Last September, more than four million people across all seven continents went on strike to demand immediate, substantial action to address the devastating impacts of climate change.
IMT’s staff are dedicated to unleashing the potential of energy-efficient, high-performing buildings. From utilities to the real estate community, our work spans a diverse group of stakeholders ready to improve building energy performance, and as a result, lower the building sector’s carbon emissions.
As IMT’s new Associate Director of Utility and Regulatory Strategy, Julia Eagles plays a key role in helping IMT engage more effectively with utilities at the local, state, and national level. In this staff profile, Julia shares her path to IMT and what she’s excited to accomplish this year.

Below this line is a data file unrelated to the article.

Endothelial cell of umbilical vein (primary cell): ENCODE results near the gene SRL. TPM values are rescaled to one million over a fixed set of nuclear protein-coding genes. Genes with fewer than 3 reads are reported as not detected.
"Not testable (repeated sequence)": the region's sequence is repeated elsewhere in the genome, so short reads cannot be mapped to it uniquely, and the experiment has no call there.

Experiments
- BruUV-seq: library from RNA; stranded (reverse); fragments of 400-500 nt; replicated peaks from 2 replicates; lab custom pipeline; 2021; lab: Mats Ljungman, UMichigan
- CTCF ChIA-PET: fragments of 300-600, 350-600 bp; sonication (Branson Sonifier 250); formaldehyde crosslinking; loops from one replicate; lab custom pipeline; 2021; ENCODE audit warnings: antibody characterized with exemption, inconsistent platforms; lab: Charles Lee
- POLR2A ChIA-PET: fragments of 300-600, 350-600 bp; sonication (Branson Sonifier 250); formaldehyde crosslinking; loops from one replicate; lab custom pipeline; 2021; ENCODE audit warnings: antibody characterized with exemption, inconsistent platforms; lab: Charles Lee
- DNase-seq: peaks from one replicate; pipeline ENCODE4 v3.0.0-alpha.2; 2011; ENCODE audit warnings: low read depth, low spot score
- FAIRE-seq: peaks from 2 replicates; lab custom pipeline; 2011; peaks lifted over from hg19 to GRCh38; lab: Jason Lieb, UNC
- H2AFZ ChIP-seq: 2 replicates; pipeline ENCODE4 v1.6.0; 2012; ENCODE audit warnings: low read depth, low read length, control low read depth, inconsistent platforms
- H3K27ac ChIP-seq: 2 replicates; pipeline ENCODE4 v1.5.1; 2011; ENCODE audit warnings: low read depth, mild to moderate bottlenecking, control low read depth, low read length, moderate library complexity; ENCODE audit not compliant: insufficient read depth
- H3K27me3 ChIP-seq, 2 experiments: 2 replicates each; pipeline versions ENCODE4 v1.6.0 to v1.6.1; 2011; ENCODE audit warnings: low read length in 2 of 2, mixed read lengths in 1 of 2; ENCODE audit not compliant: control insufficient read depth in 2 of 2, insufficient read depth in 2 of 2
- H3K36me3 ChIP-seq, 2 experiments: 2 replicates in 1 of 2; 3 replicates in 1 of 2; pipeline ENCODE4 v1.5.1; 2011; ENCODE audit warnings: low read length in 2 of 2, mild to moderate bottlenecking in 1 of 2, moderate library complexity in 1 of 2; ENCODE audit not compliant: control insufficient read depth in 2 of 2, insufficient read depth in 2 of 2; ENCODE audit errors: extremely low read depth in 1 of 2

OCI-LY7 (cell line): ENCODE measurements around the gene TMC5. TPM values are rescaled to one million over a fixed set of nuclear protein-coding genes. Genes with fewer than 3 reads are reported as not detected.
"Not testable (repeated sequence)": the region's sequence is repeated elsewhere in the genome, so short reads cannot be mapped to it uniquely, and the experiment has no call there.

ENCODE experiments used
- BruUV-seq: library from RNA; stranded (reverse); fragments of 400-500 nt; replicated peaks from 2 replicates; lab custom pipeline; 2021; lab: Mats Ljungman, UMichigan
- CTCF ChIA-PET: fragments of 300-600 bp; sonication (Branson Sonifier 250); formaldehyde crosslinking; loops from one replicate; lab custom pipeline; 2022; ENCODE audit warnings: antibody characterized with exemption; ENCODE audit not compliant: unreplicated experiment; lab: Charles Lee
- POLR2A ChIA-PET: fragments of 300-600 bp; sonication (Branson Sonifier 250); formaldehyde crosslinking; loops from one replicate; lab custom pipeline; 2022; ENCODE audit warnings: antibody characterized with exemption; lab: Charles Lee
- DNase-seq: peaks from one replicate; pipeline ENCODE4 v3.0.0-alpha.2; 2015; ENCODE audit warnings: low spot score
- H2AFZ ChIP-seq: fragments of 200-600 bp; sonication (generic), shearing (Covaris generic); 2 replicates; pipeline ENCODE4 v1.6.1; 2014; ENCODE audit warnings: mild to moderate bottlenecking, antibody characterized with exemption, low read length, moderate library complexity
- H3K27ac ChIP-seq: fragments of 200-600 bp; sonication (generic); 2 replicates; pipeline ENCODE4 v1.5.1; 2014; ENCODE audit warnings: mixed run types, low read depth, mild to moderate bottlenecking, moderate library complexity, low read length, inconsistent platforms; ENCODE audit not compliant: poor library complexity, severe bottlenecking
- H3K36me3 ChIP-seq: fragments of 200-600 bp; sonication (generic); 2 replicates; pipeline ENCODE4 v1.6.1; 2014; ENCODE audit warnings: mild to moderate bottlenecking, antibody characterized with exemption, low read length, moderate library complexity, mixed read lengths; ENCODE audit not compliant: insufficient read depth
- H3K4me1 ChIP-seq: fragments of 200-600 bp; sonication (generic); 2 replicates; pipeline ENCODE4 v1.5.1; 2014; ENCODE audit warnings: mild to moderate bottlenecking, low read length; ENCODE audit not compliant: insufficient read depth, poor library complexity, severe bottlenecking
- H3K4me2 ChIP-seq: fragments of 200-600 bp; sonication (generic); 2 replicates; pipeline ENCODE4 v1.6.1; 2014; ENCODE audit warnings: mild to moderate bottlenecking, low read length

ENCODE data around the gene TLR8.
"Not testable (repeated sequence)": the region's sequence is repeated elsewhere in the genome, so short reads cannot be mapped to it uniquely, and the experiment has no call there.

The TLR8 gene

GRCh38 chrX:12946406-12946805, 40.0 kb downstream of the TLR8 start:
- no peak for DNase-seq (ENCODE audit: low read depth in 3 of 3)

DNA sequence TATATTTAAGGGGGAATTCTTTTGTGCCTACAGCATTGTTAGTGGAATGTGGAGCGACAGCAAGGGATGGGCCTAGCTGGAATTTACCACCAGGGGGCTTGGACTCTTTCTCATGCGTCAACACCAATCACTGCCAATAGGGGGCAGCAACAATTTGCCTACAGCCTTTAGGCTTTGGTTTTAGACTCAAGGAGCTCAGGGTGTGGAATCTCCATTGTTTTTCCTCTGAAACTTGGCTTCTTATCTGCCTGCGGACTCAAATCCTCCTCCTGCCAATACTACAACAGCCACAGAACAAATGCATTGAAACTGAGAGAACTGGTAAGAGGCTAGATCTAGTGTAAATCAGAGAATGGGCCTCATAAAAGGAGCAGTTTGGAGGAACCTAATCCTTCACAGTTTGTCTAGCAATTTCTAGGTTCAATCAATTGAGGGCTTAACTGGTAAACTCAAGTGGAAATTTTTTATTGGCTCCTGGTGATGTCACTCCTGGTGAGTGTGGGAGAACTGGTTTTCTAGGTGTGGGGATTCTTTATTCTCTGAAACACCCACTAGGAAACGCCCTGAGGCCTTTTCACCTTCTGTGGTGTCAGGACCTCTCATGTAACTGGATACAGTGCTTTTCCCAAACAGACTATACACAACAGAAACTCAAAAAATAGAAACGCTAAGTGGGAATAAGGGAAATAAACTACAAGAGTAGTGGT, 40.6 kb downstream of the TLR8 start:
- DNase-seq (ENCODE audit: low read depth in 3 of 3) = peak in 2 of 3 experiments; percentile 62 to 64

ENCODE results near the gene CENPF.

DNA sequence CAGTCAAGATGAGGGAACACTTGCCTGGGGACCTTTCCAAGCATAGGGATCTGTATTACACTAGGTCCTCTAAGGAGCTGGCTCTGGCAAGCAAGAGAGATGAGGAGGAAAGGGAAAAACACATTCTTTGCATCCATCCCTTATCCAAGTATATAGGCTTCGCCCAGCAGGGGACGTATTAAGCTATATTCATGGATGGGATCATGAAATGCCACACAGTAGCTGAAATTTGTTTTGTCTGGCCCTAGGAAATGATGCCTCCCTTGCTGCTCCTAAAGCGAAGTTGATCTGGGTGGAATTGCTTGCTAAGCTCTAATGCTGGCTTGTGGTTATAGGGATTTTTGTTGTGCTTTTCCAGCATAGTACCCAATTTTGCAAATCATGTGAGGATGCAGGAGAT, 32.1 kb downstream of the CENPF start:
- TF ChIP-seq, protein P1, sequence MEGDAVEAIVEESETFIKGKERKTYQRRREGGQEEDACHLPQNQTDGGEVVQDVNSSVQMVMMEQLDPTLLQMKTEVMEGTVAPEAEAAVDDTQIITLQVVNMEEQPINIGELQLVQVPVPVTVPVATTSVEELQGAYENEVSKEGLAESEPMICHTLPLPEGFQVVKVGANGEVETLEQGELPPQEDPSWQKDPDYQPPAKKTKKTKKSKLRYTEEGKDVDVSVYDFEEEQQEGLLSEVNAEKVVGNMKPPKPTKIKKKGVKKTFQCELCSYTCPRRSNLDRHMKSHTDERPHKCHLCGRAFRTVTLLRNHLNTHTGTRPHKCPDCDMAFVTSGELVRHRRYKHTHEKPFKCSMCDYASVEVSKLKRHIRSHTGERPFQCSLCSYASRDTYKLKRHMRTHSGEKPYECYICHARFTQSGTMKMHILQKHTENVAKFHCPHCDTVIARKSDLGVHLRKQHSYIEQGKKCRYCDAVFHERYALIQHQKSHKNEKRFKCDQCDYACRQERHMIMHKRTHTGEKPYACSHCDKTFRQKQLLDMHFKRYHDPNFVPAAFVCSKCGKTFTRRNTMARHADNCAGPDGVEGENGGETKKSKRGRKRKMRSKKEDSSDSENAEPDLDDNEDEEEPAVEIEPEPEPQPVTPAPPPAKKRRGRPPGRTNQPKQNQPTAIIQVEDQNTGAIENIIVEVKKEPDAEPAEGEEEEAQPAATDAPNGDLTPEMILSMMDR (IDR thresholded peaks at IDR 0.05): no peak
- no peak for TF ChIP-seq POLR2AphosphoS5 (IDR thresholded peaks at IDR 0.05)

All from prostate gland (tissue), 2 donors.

What is one defining moment in your life when the reality of climate change became personal to you? How does your new role at IMT address the climate challenges that the world is currently facing?
In elementary school, I remember having Weekly Readers on acid rain, pollution, etc., which was my earliest education on environmental issues. But, it wasn’t until my junior semester in college that my courses began focusing on climate change and the science behind it—we studied its various impacts and even then, it felt very impersonal to me. Around that same time, Hurricane Katrina hit. That was a very eye-opening event for me on the direct, frontline community impacts of climate change and the devastation to coastal communities. Watching that coverage from the other end of the Mississippi River in Minnesota made the issue much more real for me in terms of the human toll these extreme weather events can take.